Caption: Figure 2: The [Cu.sup.2+]-[Cu.sup.+] reducing activity of water extracts, alcohol extracts, BHA, and [alpha]-tocopherol at different concentrations (10-30 [micro]g/mL).
Caption: Figure 3: The [DPPH.sup.*] scavenging effect of water extracts, alcohol extracts, BHA, and [alpha]-tocopherol at different concentrations (10-30 [micro]g/[mL.sup.-1]).
Caption: Figure 4: The stable [ABTS.sup.*+] scavenging effect of water extracts, alcohol extracts, BHA, and [alpha]-tocopherol at different concentrations (10-30 [micro]g/[mL.sup.-1]).
Table 1: Total phenolic content and total flavonoids amounts of water extracts, alcohol extracts, [alpha]-tocopherol, and BHA. Total phenolics ([micro]g of GAE (a)/mg dw) Water Alcohol BHA 32.6 [+ or -] 5.7 66.5 [+ or -] 3.4 [alpha]-Tocopherol 25.4 [+ or -] 3.6 85.5 [+ or -] 4.8 CAN 50 kg [ha.sup.-1] 27.3 [+ or -] 4.2 147.4 [+ or -] 3.8 CAN 100 kg [ha.sup.-1] 37.6 [+ or -] 5.2 149.1 [+ or -] 0.6 CAN 150 kg [ha.sup.-1] 179 [+ or -] 8.8 66.1 [+ or -] 1.8 Urea 50 kg [ha.sup.-1] 24,5 [+ or -] 5.1 96.5 [+ or -] 4.4 Urea 100 kg [ha.sup.-1] 31.4 [+ or -] 3.4 80.5 [+ or -] 1.4 Urea 150 kg [ha.sup.-1] 25.1 [+ or -] 1.5 73.7 [+ or -] 6.9 AS 50 kg [ha.sup.-1] 38.4 [+ or -] 3.9 109.3 [+ or -] 3.3 AS 100 kg [ha.sup.-1] 31.9 [+ or -] 1.8 112.1 [+ or -] 0.8 AS 150 kg [ha.sup.-1] 29.6 [+ or -] 2.4 106.4 [+ or -] 3.8 AN 50 kg [ha.sup.-1] 21.4 [+ or -] 3.9 1174 [+ or -] 3.2 AN 100 kg [ha.sup.-1] 43.6 [+ or -] 1.8 104.8 [+ or -] 7.8 AN 150 kg [ha.sup.-1] 32.6 [+ or -] 5.8 66.4 [+ or -] 3.5 Total flavonoids ([micro]g of QE (b)/mg dw) Water Alcohol BHA 28.9 [+ or -] 8.5 62.6 [+ or -] 2.4 [alpha]-Tocopherol 21.5 [+ or -] 6.4 81.3 [+ or -] 4.8 CAN 50 kg [ha.sup.-1] 23.6 [+ or -] 6.1 143.6 [+ or -] 8.9 CAN 100 kg [ha.sup.-1] 33.9 [+ or -] 3.2 145.9 [+ or -] 1.1 CAN 150 kg [ha.sup.-1] 14.3 [+ or -] 2.6 61.8 [+ or -] 2.6 Urea 50 kg [ha.sup.-1] 20.8 [+ or -] 1.6 92.5 [+ or -] 4.6 Urea 100 kg [ha.sup.-1] 27.7 [+ or -] 9.3 76.7 [+ or -] 7.3 Urea 150 kg [ha.sup.-1] 21.3 [+ or -] 4.4 72.0 [+ or -] 9.7 AS 50 kg [ha.sup.-1] 34.9 [+ or -] 2.7 105.7 [+ or -] 7.4 AS 100 kg [ha.sup.-1] 29.2 [+ or -] 1.8 108.4 [+ or -] 3.6 AS 150 kg [ha.sup.-1] 25.6 [+ or -] 5.7 103.1 [+ or -] 1.6 AN 50 kg [ha.sup.-1] 17.9 [+ or -] 9.7 113.8 [+ or -] 7.7 AN 100 kg [ha.sup.-1] 39.8 [+ or -] 8.4 101.2 [+ or -] 1.5 AN 150 kg [ha.sup.-1] 28.9 [+ or -] 8.5 62.6 [+ or -] 6.6 (a) Determined as gallic acid equivalent (GAE). (b) Determined as quercetin equivalent (QE). Table 2: The results of superoxide anion radical scavenging, ferrous ion chelating, and hydrogen peroxide scavenging activity of water extracts, alcohol extracts, [alpha]-tocopherol, and BHA. Superoxide scavenging activity (%) Water Alcohol BHA 66.4 [+ or -] 1.2 [alpha]-Tocopherol 55.4 [+ or -] 7.3 CAN 50 kg [ha.sup.-1] 21.3 [+ or -] 2.9 33.7 [+ or -] 6.3 CAN 100 kg [ha.sup.-1] 46.9 [+ or -] 8.8 58.6 [+ or -] 5.5 CAN 150 kg [ha.sup.-1] 59.3 [+ or -] 3.3 65.7 [+ or -] 6.9 Urea 50 kg [ha.sup.-1] 27.0 [+ or -] 3.0 35.8 [+ or -] 4.7 Urea 100 kg [ha.sup.-1] 49.2 [+ or -] 2.1 58.2 [+ or -] 1.2 Urea 150 kg [ha.sup.-1] 77.1 [+ or -] 3.4 84.6 [+ or -] 3.5 AS 50 kg [ha.sup.-1] 21.3 [+ or -] 2.9 33.6 [+ or -] 3.3 AS 100 kg [ha.sup.-1] 32.4 [+ or -] 3.9 56.6 [+ or -] 2.5 AS 150 kg [ha.sup.-1] 48.0 [+ or -] 3.2 64.3 [+ or -] 6.8 AN 50 kg [ha.sup.-1] 48.8 [+ or -] 7.6 53.2 [+ or -] 2.7 AN 100 kg [ha.sup.-1] 58.4 [+ or -] 3.5 62.3 [+ or -] 3.6 AN 150 kg [ha.sup.-1] 64.1 [+ or -] 9.8 70.3 [+ or -] 9.1 Ferrous ion chelating activity (%) Water Alcohol BHA 61.4 [+ or -] 3.6 [alpha]-Tocopherol 48.5 [+ or -] 4.9 CAN 50 kg [ha.sup.-1] 30.9 [+ or -] 9.6 55.9 [+ or -] 2.3 CAN 100 kg [ha.sup.-1] 21.9 [+ or -] 1.9 51.2 [+ or -] 1.9 CAN 150 kg [ha.sup.-1] 21.2 [+ or -] 1.6 83.1 [+ or -] 2.6 Urea 50 kg [ha.sup.-1] 61.4 [+ or -] 1.3 33.9 [+ or -] 7.1 Urea 100 kg [ha.sup.-1] 57.8 [+ or -] 7.7 11.6 [+ or -] 4.0 Urea 150 kg [ha.sup.-1] 28.6 [+ or -] 2.7 92.8 [+ or -] 8.4 AS 50 kg [ha.sup.-1] 88.3 [+ or -] 3.2 60.7 [+ or -] 3.6 AS 100 kg [ha.sup.-1] 63.0 [+ or -] 0.2 20.6 [+ or -] 5.9 AS 150 kg [ha.sup.-1] 58.3 [+ or -] 2.3 8.9 [+ or -] 8.6 AN 50 kg [ha.sup.-1] 52.4 [+ or -] 3.6 13.3 [+ or -] 2.7 AN 100 kg [ha.sup.-1] 46.1 [+ or -] 9.4 29.4 [+ or -] 3.9 AN 150 kg [ha.sup.-1] 27.2 [+ or -] 4.1 23.6 [+ or -] 2.4 [H.sub.2][O.sub.2] scavenging activity (%) Water Alcohol BHA 38.6 [+ or -] 1.5 [alpha]-Tocopherol 41.6 [+ or -] 5.6 CAN 50 kg [ha.sup.-1] 38.6 [+ or -] 3.8 52.3 [+ or -] 2.2 CAN 100 kg [ha.sup.-1] 42.6 [+ or -] 9.5 58.6 [+ or -] 1.9 CAN 150 kg [ha.sup.-1] 40.1 [+ or -] 3.3 53.6 [+ or -] 2.8 Urea 50 kg [ha.sup.-1] 55.4 [+ or -] 3.6 63.2 [+ or -] 5.7 Urea 100 kg [ha.sup.-1] 58.3 [+ or -] 4.4 66.2 [+ or -] 1.1 Urea 150 kg [ha.sup.-1] 56.3 [+ or -] 0.5 65.1 [+ or -] 5.3 AS 50 kg [ha.sup.-1] 65.3 [+ or -] 7.6 72.3 [+ or -] 4.2 AS 100 kg [ha.sup.-1] 69.2 [+ or -] 2.5 71.5 [+ or -] 1.4 AS 150 kg [ha.sup.-1] 63.1 [+ or -] 8.1 70.3 [+ or -] 3.3 AN 50 kg [ha.sup.-1] 68.1 [+ or -] 2.3 75.6 [+ or -] 5.1 AN 100 kg [ha.sup.-1] 76.6 [+ or -] 4.6 78.2 [+ or -] 6.9 AN 150 kg [ha.sup.-1] 77.2 [+ or -] 8.9 74.3 [+ or -] 7.8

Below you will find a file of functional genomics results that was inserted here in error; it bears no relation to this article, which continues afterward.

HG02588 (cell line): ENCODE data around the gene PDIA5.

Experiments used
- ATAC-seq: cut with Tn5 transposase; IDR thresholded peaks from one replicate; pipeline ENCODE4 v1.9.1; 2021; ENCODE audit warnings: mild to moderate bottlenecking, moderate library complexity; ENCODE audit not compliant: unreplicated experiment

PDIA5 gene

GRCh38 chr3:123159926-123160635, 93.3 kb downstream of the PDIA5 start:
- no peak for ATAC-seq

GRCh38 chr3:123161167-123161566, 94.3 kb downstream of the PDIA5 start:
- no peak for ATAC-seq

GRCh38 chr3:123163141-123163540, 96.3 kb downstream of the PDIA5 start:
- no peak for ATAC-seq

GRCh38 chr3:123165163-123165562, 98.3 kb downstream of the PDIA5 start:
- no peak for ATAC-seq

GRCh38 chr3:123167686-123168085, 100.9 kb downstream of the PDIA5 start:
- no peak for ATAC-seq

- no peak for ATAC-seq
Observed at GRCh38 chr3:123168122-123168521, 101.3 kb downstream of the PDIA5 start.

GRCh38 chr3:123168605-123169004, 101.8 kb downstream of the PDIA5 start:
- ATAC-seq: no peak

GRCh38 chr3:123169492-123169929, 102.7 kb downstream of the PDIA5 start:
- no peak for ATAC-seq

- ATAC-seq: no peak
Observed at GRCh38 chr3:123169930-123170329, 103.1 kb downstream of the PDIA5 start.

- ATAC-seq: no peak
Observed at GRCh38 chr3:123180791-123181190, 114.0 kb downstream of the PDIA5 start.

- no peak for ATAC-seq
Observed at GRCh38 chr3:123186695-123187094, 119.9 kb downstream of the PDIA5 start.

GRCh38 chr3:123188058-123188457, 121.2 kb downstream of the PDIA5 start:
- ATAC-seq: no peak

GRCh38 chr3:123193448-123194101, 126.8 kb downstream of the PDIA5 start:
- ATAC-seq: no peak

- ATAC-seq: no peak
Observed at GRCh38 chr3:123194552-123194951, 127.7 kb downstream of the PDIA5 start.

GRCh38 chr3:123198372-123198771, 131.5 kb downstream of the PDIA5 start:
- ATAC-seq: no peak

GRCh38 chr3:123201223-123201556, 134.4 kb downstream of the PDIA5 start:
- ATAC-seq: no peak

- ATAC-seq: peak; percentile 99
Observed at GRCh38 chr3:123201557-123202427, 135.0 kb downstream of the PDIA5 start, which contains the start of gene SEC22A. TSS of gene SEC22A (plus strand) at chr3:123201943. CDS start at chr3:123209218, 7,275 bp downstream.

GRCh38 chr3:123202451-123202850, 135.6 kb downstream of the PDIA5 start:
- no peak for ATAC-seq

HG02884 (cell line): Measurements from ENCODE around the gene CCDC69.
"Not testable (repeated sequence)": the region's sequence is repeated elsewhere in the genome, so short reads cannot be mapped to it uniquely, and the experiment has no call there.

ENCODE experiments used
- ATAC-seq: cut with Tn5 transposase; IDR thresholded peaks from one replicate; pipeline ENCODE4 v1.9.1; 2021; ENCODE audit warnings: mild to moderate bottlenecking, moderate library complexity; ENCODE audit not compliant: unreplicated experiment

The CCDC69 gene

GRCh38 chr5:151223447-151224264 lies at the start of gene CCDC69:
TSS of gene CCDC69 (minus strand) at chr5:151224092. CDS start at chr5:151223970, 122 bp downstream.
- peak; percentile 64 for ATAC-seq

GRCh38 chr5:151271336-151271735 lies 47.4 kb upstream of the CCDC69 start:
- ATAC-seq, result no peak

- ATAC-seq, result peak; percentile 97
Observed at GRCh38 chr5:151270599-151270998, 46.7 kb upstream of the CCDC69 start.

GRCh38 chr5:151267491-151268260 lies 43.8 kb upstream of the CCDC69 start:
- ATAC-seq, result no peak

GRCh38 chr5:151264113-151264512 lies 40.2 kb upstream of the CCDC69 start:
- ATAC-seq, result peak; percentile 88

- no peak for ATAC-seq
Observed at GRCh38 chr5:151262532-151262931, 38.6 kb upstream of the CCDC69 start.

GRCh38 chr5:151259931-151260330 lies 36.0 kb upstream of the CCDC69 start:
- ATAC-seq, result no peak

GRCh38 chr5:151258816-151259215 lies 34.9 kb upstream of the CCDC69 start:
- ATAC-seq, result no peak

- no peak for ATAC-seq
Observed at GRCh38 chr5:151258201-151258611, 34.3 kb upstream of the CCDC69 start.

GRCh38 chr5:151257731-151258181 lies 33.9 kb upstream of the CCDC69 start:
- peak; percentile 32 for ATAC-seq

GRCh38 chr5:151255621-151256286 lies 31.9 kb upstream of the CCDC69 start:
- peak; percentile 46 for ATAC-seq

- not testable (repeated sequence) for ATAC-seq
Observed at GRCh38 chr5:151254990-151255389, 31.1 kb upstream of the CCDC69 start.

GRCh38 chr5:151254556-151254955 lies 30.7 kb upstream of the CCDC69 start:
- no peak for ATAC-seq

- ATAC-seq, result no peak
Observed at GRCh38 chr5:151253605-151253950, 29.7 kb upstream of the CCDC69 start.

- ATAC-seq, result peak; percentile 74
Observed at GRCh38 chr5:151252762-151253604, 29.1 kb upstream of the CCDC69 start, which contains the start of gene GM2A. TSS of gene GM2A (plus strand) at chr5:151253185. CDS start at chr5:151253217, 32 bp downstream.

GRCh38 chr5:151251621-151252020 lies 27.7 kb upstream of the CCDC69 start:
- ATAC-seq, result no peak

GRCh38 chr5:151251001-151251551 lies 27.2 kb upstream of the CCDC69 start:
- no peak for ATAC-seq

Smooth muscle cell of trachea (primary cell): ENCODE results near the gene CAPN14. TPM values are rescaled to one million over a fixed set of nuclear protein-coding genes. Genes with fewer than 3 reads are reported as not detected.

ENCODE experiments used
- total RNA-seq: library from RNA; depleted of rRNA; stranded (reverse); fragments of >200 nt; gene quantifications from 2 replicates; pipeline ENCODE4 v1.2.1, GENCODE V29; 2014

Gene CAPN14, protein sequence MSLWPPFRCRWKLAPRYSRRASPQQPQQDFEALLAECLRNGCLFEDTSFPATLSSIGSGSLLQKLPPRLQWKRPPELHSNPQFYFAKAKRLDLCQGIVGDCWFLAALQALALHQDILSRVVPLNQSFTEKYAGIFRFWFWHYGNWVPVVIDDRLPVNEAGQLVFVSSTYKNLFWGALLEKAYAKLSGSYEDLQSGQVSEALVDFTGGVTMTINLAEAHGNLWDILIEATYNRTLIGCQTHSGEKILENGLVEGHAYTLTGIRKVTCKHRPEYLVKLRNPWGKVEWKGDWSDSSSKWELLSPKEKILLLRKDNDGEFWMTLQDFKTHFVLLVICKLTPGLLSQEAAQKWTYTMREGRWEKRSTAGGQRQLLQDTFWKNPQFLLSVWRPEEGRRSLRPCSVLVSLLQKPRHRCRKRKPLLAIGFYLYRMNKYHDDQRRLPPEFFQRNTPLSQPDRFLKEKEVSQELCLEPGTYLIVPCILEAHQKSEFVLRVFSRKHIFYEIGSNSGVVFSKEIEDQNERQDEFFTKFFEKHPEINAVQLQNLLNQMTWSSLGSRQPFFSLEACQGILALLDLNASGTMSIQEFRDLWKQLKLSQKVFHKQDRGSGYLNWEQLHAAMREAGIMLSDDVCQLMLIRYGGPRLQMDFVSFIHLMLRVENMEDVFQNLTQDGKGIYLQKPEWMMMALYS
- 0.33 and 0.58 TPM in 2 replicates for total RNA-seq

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|Title Annotation:||Research Article|
|Author:||Babagil, Aynur; Tasgin, Esen; Nadaroglu, Hayrunnisa; Kaymak, Haluk Caglar|
|Publication:||Journal of Chemistry|
|Date:||Jan 1, 2018|